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Mr. Wicks [holding answer 1 February 2001]: My right hon. Friend the Secretary of State for Education and Employment endorses the statement made by the Secretary of State for Health on 30 January about the Royal Liverpool Children's Inquiry. In particular, he adds his sympathy to the parents who are affected by the dreadful events described in the report.
University medical schools will co-operate fully with the NHS Trusts in cataloguing collections of tissue, and will help the NHS Trusts implement the recommendations of the Commission which has been established to oversee the return of tissues and organs in the collections.
The Council of the University of Liverpool has been asked to take prompt and effective disciplinary action against their employees, where this is warranted. In addition, Ministers have asked Sir Brian Follett, Vice- Chancellor of the University of Warwick, to carry out a review of the adequacy of appraisal and disciplinary procedures for senior staff working in both university medical schools and the NHS.
Mr. Willis: To ask the Secretary of State for Education and Employment if he will publish, for each year from 1996-97 to 1999-2000 and for each local education authority, the number of (a) primary and (b) secondary age children who were educated in a local authority area other than the one where they normally reside. 
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failed to gain places in Bristol local education authority secondary schools in each year from 1997-98 to 1999-2000. 
Ms Estelle Morris: The Department does not hold this information. It is for local education authorities to ensure that sufficient school places exist for the children in their area. Each authority is required to prepare and publish an annual School Organisation Plan which includes information about the capacity of its schools, the projected pupil numbers, and any conclusions about the need to add or remove places over a five-year period. The Department publishes annually figures showing the overall number of surplus places based on returns from LEAs. In each of the three years referred to the total capacity of the twenty-two local education authority secondary schools in Bristol exceeded the number of pupils on roll by more than 2,000.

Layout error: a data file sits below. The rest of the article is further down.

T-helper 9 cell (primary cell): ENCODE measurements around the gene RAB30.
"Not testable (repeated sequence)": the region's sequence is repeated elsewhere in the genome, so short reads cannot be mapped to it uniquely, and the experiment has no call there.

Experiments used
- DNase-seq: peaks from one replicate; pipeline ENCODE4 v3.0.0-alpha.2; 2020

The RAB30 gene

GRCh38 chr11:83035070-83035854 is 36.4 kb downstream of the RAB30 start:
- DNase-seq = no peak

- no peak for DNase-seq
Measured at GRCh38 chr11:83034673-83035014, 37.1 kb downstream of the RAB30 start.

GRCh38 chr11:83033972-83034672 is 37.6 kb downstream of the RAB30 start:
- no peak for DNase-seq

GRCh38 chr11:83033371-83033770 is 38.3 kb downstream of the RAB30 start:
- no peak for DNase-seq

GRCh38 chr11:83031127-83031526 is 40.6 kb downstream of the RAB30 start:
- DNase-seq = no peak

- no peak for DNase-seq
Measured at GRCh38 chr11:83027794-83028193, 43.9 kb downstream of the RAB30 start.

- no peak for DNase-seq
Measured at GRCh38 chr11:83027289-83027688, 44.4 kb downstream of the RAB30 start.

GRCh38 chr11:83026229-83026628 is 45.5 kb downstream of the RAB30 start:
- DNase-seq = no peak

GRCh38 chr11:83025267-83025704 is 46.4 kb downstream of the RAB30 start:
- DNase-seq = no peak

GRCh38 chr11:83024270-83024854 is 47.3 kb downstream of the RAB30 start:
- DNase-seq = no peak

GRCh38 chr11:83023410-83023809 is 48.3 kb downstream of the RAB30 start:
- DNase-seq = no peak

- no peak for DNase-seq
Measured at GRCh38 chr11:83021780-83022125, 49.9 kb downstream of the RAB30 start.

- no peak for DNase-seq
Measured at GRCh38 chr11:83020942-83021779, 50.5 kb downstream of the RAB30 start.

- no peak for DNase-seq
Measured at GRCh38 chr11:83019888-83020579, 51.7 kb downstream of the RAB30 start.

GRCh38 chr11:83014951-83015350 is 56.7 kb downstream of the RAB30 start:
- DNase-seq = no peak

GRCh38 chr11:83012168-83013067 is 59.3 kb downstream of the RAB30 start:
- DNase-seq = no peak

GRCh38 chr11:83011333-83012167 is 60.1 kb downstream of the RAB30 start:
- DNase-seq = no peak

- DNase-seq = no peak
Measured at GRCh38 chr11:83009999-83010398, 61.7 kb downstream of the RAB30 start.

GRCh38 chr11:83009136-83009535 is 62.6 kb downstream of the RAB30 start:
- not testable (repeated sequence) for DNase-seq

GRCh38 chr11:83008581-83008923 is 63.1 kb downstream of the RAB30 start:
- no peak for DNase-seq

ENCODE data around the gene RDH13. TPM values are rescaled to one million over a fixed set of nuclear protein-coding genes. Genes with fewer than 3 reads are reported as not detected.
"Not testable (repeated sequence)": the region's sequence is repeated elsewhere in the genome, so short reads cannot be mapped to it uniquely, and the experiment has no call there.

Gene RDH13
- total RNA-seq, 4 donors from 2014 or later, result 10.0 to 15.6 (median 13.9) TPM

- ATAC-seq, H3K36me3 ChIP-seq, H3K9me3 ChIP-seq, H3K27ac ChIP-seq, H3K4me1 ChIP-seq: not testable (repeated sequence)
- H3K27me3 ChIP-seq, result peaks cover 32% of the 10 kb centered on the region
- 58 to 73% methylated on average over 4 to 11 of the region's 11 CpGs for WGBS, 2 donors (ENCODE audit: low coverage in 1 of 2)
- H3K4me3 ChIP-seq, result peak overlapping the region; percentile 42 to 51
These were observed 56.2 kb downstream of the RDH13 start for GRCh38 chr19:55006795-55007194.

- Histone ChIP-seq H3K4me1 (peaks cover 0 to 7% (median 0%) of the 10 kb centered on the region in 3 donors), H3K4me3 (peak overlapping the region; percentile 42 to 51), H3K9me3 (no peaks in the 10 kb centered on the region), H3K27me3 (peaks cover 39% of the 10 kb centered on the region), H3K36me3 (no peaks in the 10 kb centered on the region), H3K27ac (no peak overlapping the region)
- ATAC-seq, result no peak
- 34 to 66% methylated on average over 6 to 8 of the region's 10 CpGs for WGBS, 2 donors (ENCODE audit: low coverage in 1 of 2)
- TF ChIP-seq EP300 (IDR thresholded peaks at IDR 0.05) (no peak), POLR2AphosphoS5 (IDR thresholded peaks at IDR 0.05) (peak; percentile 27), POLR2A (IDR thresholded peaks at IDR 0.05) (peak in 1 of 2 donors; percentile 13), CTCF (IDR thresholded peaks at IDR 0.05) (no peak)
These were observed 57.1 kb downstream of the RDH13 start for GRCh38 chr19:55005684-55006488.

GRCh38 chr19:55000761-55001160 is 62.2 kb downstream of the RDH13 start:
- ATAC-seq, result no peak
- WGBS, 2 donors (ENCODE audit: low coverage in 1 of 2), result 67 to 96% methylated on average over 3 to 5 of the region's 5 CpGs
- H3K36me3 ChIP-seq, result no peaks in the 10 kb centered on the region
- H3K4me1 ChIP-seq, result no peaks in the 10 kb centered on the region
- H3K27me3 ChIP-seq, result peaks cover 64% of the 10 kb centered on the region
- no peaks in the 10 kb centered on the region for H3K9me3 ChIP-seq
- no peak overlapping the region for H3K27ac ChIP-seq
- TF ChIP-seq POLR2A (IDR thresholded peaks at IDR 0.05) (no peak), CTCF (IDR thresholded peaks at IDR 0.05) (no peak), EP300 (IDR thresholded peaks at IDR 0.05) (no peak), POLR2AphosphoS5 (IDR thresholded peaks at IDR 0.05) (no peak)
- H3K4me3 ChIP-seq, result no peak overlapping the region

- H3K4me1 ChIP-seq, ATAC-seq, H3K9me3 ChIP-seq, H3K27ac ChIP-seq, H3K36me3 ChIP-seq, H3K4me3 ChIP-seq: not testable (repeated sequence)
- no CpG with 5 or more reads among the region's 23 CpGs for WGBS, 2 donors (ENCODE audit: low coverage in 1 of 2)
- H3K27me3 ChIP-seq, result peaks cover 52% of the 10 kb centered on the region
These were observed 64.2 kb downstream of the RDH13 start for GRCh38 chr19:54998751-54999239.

Mr. Brady: To ask the Secretary of State for Education and Employment what estimate he has made of the number of non-EU nationals who are refused a work permit to play professional football in the UK but who subsequently obtain an EU passport for a country other than the UK. 
Ms Hodge: The Department has made no estimate of the numbers of non-EU nationals who have been refused a work permit to play professional football in the UK, but who subsequently obtain an EU passport for a country other than the UK. The question raised falls outside of the responsibility of this Department.
Mr. Brady: To ask the Secretary of State for Education and Employment what assessment he has made of the number of professional footballers playing for UK clubs who hold passports of EU countries other than the UK but for whom a country outside the EU is their country of origin. 
Ms Hodge: The Department has made no assessment of the number of professional footballers playing for UK clubs who hold passports of EU countries other than the UK, but for whom a country outside the EU is their country of origin. The question raised falls outside of the responsibility of this Department.